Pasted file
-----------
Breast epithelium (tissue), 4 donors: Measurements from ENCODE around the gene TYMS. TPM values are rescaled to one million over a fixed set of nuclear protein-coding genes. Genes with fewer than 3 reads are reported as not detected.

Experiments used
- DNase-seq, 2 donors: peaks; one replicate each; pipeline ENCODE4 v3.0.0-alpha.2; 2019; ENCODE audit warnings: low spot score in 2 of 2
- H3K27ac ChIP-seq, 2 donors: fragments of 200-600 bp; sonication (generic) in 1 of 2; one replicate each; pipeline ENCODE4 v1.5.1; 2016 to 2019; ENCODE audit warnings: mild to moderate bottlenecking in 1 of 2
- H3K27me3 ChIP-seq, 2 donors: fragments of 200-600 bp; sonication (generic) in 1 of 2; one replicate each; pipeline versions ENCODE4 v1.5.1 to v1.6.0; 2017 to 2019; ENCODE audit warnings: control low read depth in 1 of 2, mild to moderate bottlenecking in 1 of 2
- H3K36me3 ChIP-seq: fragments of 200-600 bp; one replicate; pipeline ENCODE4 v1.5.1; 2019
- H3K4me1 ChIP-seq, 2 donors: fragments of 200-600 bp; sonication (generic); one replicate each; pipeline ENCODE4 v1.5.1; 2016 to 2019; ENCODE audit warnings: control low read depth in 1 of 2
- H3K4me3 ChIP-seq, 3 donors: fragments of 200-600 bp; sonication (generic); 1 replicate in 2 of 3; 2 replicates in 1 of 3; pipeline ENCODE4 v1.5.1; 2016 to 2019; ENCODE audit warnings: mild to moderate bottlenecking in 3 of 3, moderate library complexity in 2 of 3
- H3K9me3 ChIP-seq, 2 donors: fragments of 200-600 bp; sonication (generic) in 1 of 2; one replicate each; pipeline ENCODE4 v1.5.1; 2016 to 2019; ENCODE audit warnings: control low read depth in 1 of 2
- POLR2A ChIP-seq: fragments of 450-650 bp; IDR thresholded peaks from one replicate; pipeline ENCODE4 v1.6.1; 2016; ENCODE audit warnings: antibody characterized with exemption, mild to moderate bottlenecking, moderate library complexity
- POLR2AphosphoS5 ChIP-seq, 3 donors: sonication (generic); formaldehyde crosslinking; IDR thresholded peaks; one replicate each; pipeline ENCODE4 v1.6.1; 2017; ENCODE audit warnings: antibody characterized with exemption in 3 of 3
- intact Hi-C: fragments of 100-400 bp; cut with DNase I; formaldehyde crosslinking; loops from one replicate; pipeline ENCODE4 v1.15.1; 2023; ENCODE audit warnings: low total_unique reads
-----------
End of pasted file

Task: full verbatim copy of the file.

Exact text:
Breast epithelium (tissue), 4 donors: Measurements from ENCODE around the gene TYMS. TPM values are rescaled to one million over a fixed set of nuclear protein-coding genes. Genes with fewer than 3 reads are reported as not detected.

Experiments used
- DNase-seq, 2 donors: peaks; one replicate each; pipeline ENCODE4 v3.0.0-alpha.2; 2019; ENCODE audit warnings: low spot score in 2 of 2
- H3K27ac ChIP-seq, 2 donors: fragments of 200-600 bp; sonication (generic) in 1 of 2; one replicate each; pipeline ENCODE4 v1.5.1; 2016 to 2019; ENCODE audit warnings: mild to moderate bottlenecking in 1 of 2
- H3K27me3 ChIP-seq, 2 donors: fragments of 200-600 bp; sonication (generic) in 1 of 2; one replicate each; pipeline versions ENCODE4 v1.5.1 to v1.6.0; 2017 to 2019; ENCODE audit warnings: control low read depth in 1 of 2, mild to moderate bottlenecking in 1 of 2
- H3K36me3 ChIP-seq: fragments of 200-600 bp; one replicate; pipeline ENCODE4 v1.5.1; 2019
- H3K4me1 ChIP-seq, 2 donors: fragments of 200-600 bp; sonication (generic); one replicate each; pipeline ENCODE4 v1.5.1; 2016 to 2019; ENCODE audit warnings: control low read depth in 1 of 2
- H3K4me3 ChIP-seq, 3 donors: fragments of 200-600 bp; sonication (generic); 1 replicate in 2 of 3; 2 replicates in 1 of 3; pipeline ENCODE4 v1.5.1; 2016 to 2019; ENCODE audit warnings: mild to moderate bottlenecking in 3 of 3, moderate library complexity in 2 of 3
- H3K9me3 ChIP-seq, 2 donors: fragments of 200-600 bp; sonication (generic) in 1 of 2; one replicate each; pipeline ENCODE4 v1.5.1; 2016 to 2019; ENCODE audit warnings: control low read depth in 1 of 2
- POLR2A ChIP-seq: fragments of 450-650 bp; IDR thresholded peaks from one replicate; pipeline ENCODE4 v1.6.1; 2016; ENCODE audit warnings: antibody characterized with exemption, mild to moderate bottlenecking, moderate library complexity
- POLR2AphosphoS5 ChIP-seq, 3 donors: sonication (generic); formaldehyde crosslinking; IDR thresholded peaks; one replicate each; pipeline ENCODE4 v1.6.1; 2017; ENCODE audit warnings: antibody characterized with exemption in 3 of 3
- intact Hi-C: fragments of 100-400 bp; cut with DNase I; formaldehyde crosslinking; loops from one replicate; pipeline ENCODE4 v1.15.1; 2023; ENCODE audit warnings: low total_unique reads